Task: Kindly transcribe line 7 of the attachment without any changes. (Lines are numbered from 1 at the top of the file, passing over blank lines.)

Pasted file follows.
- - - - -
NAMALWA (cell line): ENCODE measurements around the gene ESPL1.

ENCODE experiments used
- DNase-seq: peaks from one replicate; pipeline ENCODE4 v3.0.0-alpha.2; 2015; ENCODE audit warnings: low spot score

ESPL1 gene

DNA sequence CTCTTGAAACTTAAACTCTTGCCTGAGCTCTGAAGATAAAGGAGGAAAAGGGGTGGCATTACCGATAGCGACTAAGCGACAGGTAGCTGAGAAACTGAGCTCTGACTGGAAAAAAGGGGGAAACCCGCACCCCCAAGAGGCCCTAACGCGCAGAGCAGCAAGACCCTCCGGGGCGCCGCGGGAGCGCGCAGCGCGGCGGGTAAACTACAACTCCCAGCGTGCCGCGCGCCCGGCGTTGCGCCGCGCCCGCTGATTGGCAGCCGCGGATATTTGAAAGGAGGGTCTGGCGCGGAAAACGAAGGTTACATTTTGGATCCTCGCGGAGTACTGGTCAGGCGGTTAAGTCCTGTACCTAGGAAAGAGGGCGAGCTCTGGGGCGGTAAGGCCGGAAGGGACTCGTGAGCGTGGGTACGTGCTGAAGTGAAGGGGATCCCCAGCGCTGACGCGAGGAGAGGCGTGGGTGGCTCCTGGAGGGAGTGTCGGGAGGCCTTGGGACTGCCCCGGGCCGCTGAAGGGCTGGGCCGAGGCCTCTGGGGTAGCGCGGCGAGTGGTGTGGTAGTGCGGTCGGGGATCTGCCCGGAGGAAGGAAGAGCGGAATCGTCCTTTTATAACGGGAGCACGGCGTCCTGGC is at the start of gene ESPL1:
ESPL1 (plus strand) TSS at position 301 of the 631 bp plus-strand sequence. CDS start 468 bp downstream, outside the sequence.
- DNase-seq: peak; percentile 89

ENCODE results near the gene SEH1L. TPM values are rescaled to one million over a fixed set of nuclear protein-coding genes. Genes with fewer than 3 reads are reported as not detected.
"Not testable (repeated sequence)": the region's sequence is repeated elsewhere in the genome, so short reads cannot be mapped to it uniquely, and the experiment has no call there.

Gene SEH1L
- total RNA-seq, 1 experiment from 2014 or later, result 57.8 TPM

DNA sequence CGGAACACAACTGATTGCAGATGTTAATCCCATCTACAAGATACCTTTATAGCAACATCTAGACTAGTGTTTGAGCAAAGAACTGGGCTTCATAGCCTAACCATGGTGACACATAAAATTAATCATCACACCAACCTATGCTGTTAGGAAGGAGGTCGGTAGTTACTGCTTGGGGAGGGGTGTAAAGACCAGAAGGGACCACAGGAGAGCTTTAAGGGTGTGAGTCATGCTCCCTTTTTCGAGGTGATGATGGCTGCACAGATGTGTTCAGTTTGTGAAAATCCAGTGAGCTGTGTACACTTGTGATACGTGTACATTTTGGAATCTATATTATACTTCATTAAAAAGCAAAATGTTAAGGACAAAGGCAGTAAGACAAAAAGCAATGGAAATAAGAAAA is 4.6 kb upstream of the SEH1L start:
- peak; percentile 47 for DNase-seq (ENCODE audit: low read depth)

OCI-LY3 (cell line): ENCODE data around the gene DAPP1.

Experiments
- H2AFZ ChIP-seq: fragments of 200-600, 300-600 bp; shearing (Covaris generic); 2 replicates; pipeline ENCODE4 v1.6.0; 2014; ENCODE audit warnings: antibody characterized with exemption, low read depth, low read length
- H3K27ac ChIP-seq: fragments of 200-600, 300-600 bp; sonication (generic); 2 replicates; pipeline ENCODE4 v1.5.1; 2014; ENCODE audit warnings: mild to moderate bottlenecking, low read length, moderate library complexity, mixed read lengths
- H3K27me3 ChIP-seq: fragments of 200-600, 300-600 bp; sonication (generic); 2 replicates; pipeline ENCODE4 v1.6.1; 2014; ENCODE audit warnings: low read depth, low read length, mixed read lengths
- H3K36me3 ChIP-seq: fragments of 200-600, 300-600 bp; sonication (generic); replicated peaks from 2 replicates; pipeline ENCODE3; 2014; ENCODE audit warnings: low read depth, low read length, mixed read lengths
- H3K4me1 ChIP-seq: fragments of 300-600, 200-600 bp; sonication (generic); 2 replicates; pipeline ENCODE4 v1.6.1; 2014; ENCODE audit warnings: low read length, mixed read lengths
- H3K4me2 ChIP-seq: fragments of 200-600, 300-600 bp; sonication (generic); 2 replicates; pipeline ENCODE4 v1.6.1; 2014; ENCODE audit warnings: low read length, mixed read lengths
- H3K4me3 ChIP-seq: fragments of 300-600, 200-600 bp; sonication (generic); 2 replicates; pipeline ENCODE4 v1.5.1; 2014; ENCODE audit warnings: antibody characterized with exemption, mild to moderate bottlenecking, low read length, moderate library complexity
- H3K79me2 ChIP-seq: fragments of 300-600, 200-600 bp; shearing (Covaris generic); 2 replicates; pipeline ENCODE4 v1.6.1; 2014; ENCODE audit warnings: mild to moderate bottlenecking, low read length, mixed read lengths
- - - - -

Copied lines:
- DNase-seq: peak; percentile 89